The number of Spaniards avoiding hard news like the pandemic or the war in Ukraine is growing

The number of Spaniards avoiding hard news like the pandemic or the war in Ukraine is growing

The number of Spaniards avoiding hard news like the pandemic

The digital age has flooded our lives with information. Being more connected also makes it difficult to escape from today. But this overexposure is making news consumers picky. More and more people are avoiding certain topics like the pandemic, the war in Ukraine, political crises or the high cost of living, either because they are fed up, because they find them depressing, or because they don’t trust the sources. This is one of the key conclusions of the Digital News Report 2022, prepared by the Reuters Institute and the University of Oxford, based on more than 93,000 interviews with consumers from 46 countries, and a benchmark in the press sector.

There are more noticeable trends. For example, 15% of Spanish young people under 25 use the social network TikTok for information. Or that trust in the news continues to fall, so that for the first time there are more skeptics (39%) than people who trust media reports (32%). No header achieves the trust of 50% of respondents in their country of origin. In Spain, interest in the news has fallen by 30 points in the last seven years: the proportion of people who were very interested in the news was around 85% in 2015 and barely reached 55% in 2022. Of course, podcast usage among Spaniards (41% say they’ve listened to at least one in the last month) is one of the highest in the sample.

But the big news is that 38% of consumers admit they avoid certain types of messages either often or sometimes (up from 27% in 2017). In Brazil, for example, more than half of respondents (54%) fall into this group. Next come the UK (46%) and the US (42%), while Spain (35%) is below average. It also turns out that the topics that are avoided the most (mainly the pandemic, the war in Ukraine and the cost of living) align with the media’s main editorial bets. “This could explain why, despite the fact that we are experiencing periods of high uncertainty, news consumption has not increased all that much,” the document says.

The main reason given by respondents for reluctance to consume after which news is that it has a negative effect on their mood. They also claim that there is too much information and that it is “biased information”. That doesn’t mean they necessarily turn to alternative sources like blogs or streamers. “Often they just don’t want to know anything about it. Bad news triggers anxiety and psychological problems in some people,” said Nic Newman, lead author of the study.

There is no typical profile of a selective news consumer, but some characteristics help to understand who they are. “In general, they tend to be young, predominantly female, and have low income and education levels,” Newman says. “In Spain, those who identify as left tend to avoid certain news items more than others,” adds the researcher.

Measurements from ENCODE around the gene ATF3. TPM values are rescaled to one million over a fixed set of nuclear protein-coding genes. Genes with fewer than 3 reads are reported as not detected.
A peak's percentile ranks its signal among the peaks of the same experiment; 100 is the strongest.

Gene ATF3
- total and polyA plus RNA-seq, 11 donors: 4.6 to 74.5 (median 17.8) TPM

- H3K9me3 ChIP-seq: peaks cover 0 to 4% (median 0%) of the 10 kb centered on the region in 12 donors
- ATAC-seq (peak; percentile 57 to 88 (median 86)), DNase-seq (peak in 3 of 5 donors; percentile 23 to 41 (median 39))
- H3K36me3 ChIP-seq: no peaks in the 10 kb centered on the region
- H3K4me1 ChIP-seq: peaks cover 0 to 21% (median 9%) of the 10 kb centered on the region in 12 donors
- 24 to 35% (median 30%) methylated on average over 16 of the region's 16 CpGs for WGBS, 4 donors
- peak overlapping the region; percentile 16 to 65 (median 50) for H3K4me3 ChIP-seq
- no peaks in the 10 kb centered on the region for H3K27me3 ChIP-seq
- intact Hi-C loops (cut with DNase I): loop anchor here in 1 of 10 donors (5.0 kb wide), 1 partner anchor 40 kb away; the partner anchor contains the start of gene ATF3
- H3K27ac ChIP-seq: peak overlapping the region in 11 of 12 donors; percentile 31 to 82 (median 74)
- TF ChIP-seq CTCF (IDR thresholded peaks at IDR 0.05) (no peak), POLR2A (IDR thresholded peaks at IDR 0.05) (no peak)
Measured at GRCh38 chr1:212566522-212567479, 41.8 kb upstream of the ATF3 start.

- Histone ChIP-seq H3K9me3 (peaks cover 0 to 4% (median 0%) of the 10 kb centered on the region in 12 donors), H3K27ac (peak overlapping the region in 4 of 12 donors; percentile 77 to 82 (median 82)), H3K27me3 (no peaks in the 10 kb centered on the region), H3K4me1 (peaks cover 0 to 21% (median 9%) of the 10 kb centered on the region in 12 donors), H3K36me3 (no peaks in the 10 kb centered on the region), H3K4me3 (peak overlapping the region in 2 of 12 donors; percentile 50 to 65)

How to deal with disinterest

What should the media do to win back these readers, listeners and viewers? There is no clear strategy, but Newman identifies a few avenues that emerge from his study’s conclusions. First of all, it is important to make the news more accessible and understandable. “It’s one of the reasons why the youngest and the less educated choose to avoid certain information. Adding more explanations, answering questions from the audience and using digital formats like video or podcasts can help,” says the expert.

Second, the Reuters Institute researcher points to what he calls constructive journalism. “We need to find more ways to cover complex stories that give hope or actively engage audiences,” says Newman, citing environmental reporting as an example.

After all, the great job of the media is to work on the trust and credibility they exude. 28% of Spaniards surveyed say they avoid certain news items because they don’t trust the source or believe it is biased. “Offering more opinion and not labeling everything as exclusivity or breaking news can help gain ground.”

EL PAÍS, the written medium that inspires the most trust

The Digital News Report 2022 ranks EL PAÍS as the written medium that generates the most trust among consumers. 42% of respondents believe that the newspaper offers truthful and contradictory information, four points less than Antena 3, the medium that tops the ranking, and 13 more than Telecinco, which closes the list.

EL PAÍS is also the medium with the most subscribers (180,000, of which 143,000 digital according to the study based on data from the beginning of the year; the current figures are over 200,000 and 164,200 respectively).

According to the report by the Reuters Institute, EL PAÍS also leads the online consumption metrics calculated by GfK since January of this year, which give consumption per user more priority than consumption per device, the previous reference. The new methodology gives more importance to read time and rewards loyalty to the header to penalize clickbait content.

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